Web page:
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Voicemail death threat nets six-month suspended sentence for Barrhead man

Defence notes the accused's emotions were high due to custody dispute
Barrhead Provincial Court (VM)

BARRHEAD - A Barrhead man received a six-month suspended sentence for uttering a leaving a voicemail death threat.

Justice Carrie-Ann Downey sentenced Christopher Kolbi O'Brien to 10 hours of community service after he pleaded guilty to threats to cause bodily harm or death in Barrhead Court of Justice on June 25. Justice Downey gave the accused until Dec.10, 2024, to complete his community service by Dec/ 20, 2024. She also ordered O'Brien to pay a $100 victim fine surcharge.

Crown prosecutor Brett Grierson said that on March 24, 2024, the accused left a death threat on a voicemail, saying, "I'm going to f@#%king kill you."

He said the accused was angry at his relative because the relative had served him with court papers regarding an ongoing custody dispute.

Defence counsel Gary Smith explained that the relative is seeking private guardianship, which his client is contesting.

The Crown said conditions for the suspended sentence include compulsory good behaviour and keeping the peace, appearing before the court when required, and notifying the probation office of any changes in living situation, such as employment or change of address.

Griersen also asked for and was granted a no-contact condition with the complainant except under a court order by a member of the Law Society of Alberta or via text message to arrange access to his child.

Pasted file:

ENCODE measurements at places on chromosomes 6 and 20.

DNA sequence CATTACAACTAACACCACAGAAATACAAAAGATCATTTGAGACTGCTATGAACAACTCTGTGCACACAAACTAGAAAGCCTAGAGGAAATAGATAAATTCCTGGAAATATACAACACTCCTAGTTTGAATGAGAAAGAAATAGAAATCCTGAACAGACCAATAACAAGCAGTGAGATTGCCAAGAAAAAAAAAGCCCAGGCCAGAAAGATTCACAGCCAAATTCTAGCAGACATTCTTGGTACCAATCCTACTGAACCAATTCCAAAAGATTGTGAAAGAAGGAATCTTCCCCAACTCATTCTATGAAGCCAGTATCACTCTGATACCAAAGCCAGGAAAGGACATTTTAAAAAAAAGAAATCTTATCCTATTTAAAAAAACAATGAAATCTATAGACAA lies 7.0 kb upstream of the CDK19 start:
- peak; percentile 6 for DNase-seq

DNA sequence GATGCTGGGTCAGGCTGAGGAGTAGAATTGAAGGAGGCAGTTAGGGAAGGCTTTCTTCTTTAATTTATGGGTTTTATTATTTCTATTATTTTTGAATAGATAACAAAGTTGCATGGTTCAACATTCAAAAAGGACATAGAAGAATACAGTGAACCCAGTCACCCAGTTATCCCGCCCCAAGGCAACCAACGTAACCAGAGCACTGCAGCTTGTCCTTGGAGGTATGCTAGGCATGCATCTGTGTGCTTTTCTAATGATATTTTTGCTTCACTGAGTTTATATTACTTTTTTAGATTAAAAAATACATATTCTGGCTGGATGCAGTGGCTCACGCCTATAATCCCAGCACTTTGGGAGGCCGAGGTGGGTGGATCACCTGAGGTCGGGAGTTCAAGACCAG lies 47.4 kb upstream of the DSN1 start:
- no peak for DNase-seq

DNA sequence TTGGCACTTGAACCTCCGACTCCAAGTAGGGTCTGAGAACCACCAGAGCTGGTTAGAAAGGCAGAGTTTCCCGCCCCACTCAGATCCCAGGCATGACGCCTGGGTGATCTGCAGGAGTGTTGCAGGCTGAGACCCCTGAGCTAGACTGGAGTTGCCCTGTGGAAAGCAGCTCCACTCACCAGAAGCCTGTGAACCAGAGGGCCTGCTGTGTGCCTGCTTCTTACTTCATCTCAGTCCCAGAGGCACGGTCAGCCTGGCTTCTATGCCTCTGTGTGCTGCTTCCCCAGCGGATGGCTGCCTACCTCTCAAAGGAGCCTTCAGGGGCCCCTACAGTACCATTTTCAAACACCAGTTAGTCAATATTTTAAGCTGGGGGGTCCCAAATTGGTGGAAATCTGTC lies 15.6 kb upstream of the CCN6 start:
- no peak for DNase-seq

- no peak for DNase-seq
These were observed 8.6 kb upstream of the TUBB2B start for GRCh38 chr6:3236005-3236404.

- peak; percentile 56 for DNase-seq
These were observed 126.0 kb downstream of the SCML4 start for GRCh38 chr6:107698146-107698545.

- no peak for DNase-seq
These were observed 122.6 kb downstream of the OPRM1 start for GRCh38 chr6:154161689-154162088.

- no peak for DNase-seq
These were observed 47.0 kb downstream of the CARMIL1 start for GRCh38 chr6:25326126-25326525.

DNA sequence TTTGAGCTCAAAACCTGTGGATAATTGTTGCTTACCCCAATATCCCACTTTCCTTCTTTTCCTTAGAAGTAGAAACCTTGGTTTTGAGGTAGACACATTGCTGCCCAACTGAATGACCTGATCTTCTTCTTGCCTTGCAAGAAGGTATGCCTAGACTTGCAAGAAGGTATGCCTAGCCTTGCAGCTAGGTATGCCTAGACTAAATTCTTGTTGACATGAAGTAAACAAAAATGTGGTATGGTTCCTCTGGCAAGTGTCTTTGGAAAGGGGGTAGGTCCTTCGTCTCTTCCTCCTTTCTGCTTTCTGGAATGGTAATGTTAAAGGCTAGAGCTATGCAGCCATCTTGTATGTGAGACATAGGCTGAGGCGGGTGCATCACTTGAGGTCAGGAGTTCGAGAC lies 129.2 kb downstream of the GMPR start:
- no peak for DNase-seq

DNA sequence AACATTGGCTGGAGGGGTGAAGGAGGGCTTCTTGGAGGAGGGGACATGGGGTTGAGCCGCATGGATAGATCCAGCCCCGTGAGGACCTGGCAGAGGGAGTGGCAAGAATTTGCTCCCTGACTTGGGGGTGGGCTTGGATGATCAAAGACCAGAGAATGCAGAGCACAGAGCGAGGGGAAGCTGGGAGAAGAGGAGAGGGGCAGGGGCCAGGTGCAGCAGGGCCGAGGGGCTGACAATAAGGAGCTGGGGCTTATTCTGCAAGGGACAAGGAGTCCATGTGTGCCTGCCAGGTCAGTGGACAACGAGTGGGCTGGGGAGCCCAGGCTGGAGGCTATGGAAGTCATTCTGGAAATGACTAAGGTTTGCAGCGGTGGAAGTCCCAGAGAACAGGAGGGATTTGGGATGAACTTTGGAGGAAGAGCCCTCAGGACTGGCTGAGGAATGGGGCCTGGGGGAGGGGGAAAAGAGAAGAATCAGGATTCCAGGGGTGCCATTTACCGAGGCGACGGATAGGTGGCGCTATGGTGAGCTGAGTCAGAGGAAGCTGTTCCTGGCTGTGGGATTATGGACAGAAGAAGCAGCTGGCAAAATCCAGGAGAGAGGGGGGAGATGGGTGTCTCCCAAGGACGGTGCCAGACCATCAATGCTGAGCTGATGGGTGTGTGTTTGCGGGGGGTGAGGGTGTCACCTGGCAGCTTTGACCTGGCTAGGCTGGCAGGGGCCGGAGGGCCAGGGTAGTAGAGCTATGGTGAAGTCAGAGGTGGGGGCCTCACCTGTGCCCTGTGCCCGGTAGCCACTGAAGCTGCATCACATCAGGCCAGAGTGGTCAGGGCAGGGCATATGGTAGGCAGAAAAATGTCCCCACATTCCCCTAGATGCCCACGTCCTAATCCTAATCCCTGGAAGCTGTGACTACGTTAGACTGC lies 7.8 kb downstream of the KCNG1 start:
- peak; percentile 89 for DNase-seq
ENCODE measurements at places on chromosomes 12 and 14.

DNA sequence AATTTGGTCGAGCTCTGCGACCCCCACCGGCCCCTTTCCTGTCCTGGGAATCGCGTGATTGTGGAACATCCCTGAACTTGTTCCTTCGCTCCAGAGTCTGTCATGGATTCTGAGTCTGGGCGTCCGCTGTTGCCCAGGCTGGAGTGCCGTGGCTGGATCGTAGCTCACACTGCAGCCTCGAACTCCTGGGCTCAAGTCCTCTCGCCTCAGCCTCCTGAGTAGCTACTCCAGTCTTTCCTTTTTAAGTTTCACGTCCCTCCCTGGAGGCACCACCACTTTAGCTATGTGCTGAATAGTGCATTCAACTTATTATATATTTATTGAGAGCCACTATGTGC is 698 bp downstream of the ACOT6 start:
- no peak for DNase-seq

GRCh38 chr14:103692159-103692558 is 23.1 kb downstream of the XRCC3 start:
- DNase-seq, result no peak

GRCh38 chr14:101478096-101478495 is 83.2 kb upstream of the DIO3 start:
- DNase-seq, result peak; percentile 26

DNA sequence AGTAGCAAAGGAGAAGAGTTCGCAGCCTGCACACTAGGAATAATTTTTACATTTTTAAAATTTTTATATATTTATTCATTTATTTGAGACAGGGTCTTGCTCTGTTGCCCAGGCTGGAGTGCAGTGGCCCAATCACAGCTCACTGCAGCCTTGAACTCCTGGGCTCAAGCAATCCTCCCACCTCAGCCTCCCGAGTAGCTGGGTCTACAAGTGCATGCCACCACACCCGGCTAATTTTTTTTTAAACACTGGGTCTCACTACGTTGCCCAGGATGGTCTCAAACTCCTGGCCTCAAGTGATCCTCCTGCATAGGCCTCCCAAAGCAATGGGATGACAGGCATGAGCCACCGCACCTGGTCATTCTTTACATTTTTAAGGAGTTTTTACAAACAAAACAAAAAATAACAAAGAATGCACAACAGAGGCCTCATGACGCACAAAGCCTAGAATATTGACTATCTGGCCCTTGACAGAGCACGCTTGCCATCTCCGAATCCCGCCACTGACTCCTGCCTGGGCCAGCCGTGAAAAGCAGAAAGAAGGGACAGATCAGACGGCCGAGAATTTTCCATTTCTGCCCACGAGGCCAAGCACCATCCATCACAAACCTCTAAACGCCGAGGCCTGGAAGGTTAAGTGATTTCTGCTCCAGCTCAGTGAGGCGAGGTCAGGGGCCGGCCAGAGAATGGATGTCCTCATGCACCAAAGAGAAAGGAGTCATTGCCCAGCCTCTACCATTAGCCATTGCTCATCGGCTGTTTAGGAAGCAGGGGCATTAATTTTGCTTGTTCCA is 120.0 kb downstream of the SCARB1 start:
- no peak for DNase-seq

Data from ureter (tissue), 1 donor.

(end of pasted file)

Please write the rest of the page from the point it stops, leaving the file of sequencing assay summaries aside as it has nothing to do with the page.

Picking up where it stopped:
He added the family member has temporary custody of O'Brien's children.

On the mitigating side, the Crown noted O'Brien's early guilty plea and that he has no criminal record.

"In many ways, this is keeping the offender away from the victim," Grierson said. "There is a small denunciatory penalty for community service work to reflect the seriousness of the offence. There was a death threat here that [the family member] has taken seriously in a context where it was reasonable to take it seriously in a domestic context."

Smith said his client, 32, regrets his actions.

"[His children were living with the relative after being placed in their care] and [when that relative] applied for private guardianship, he reacted inappropriately," he said. "Moving forward, access will not be an issue. They've been dealing with it through a third party."

Barry Kerton,

Barry Kerton

About the Author: Barry Kerton

Barry Kerton is the managing editor of the Barrhead Leader, joining the paper in 2014. He covers news, municipal politics and sports.
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